October 14, 2004
"The project is ahead of schedule and on budget. What is unique about this facility is that it was designed for consumers, with consumer participation in the planning and design," said Joel Gilbertson, Alaska Department of Health & Social Services Commissioner.
In the new facility, all units and patient care services are offered on a single level. Each unit has private landscaped courtyards with covered areas and non-fence walls for security. "The goal was to develop an environment that was safe, welcoming, and designed for the dignity of the individual," said Gilbertson. The Governor toured the new facility, accessing all areas by way of the large, airy "Main Street", which connects all units.
"The Alaska Psychiatric Institute opened in 1962 as a specialty psychiatric hospital, but today its inadequate in many important ways," said Bill Hogan, DHSS Director of Behavioral Health. "Approaches to helping consumers with psychiatric issues have changed and improved. We've planned with the help of many consumers, providers and partners, and built this facility so we can provide our services in a dynamic and functional setting."
API engages in a committed and cooperative effort to assist Alaskans in their individual recovery process. "Our focus on recovery consists of a comprehensive approach to assist each person and his or her family and loved ones, and other networks of support in the community, to work together for the person. It's a treatment program called 'Role Recovery' and it's how we work at this facility, and in this community and state to help our consumers," said Ron Adler, API Chief Executive Officer. Adler was formerly with the City of Ketchikan Center for Human Services.
"Role Recovery is a specialized form of empirically tested psychosocial rehabilitation especially designed for persons with mental illness, based on the successful Boston Center for Psychiatric Rehabilitation treatment model," said Adler. Through Role Recovery, API makes every effort to provide any and all necessary clinical treatments and services so that consumers have every hope and opportunity to return to a productive, safe, and fulfilling life in their respective community.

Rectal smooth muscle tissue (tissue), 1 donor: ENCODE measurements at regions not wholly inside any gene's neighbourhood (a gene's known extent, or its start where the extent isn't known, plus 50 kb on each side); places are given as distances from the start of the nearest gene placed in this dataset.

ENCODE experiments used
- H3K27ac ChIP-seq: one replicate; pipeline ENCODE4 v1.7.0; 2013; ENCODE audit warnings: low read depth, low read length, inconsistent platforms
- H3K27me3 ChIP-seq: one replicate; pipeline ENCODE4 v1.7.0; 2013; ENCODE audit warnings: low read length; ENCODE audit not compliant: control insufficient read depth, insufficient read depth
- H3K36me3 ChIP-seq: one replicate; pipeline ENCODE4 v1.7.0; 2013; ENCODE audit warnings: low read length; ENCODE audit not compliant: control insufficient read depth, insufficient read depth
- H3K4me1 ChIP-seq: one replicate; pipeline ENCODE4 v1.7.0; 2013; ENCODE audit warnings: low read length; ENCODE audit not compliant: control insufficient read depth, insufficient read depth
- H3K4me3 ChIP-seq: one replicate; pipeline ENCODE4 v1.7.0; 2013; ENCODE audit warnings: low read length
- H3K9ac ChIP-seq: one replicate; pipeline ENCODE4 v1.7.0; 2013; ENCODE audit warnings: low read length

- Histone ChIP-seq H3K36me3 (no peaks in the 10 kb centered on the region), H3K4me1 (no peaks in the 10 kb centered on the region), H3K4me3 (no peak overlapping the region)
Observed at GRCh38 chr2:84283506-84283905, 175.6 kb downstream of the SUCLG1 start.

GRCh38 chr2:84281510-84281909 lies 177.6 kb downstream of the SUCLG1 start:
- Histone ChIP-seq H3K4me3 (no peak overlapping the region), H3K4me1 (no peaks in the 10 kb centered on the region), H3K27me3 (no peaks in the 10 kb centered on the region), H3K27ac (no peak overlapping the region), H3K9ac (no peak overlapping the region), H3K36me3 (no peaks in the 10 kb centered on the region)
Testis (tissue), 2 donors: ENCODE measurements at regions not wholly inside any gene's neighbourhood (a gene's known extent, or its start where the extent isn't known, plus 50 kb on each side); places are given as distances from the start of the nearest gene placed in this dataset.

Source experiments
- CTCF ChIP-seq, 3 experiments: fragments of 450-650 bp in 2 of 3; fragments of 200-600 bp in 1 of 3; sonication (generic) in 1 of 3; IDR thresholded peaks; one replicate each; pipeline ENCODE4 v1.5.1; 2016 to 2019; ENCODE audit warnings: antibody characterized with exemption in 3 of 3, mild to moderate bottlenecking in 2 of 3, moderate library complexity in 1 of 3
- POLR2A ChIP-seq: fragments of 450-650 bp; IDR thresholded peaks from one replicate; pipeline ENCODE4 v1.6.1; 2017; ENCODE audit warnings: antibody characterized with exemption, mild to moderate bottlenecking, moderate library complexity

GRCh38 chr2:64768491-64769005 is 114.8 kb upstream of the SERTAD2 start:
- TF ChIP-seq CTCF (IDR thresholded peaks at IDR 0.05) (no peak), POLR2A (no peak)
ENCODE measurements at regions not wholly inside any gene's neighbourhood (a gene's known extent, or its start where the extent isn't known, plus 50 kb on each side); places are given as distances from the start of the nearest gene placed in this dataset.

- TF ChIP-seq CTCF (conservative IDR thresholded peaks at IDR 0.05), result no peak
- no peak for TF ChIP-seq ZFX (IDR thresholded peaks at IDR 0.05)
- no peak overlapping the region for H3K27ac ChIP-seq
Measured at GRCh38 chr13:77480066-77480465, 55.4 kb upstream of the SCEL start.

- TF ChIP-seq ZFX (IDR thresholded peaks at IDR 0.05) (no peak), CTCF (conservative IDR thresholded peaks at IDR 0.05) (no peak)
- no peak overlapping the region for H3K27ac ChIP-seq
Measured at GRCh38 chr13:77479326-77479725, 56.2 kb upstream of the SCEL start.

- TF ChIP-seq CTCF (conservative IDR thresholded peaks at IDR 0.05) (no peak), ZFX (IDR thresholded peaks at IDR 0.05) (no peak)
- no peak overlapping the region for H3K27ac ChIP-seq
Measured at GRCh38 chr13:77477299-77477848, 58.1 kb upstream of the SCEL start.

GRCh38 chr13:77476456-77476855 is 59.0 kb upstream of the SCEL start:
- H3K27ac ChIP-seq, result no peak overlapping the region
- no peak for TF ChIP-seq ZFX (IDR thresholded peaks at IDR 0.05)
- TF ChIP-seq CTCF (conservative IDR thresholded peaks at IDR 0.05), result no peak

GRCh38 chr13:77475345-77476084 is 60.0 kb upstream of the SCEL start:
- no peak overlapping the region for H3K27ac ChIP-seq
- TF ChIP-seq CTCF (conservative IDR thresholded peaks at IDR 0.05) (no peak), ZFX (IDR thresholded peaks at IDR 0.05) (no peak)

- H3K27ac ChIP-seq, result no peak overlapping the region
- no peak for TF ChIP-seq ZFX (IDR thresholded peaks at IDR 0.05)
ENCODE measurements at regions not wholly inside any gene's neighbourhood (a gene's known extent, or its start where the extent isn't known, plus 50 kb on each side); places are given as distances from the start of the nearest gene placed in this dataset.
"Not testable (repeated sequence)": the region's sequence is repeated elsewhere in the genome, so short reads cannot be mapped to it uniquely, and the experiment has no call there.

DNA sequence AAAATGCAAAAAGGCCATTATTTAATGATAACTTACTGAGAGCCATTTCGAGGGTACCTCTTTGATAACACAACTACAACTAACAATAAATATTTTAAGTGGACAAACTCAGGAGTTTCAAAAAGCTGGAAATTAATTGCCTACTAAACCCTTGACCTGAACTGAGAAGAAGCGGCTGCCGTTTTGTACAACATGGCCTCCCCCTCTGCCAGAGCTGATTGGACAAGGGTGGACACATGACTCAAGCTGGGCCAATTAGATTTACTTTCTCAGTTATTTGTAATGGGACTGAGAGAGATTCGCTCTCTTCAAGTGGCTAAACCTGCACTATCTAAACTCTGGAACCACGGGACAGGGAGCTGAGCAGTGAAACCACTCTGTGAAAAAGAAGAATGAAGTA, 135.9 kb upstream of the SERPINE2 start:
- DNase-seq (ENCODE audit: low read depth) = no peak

In addition to Role Recovery, guests at API also participate in an integrated psychoeducational treatment program, Partners in Excellence in Psychiatry, developed by the University of Medicine and Dentistry of New Jersey. This educational focus actively teaches an individual about their illness, how to manage crises as they emerge, and how to develop and maintain a healthy lifestyle. The new addition to the treatment at API brings recovery full circle to involve the patient in the development of their own treatment and recovery plan.
"The new API TeleBehavioral
Health Program will also be located in the new facility. This
innovative concept in service delivery extends the clinical infrastructure
of the hospital to rural-remote areas not served by itinerant
behavioral health professionals," said Adler. The program
provides greater access to services via technology.
"The project to build a replacement hospital is part of a broad effort by the Alaska Department of Health and Social Services to enhance and create new community-based mental health services in the Anchorage area, and increase the quality of care at API," said Hogan. In the future, he said API will offer a dual diagnosis treatment program for the many consumers who suffer from both a major mental illness and substance abuse.
The new $35 million facility
is scheduled to be ready for patients to move in by July 2005.
The Public Facilities branch of the Department of Transportation
and Public Facilities was responsible for the design and construction
management of the project.
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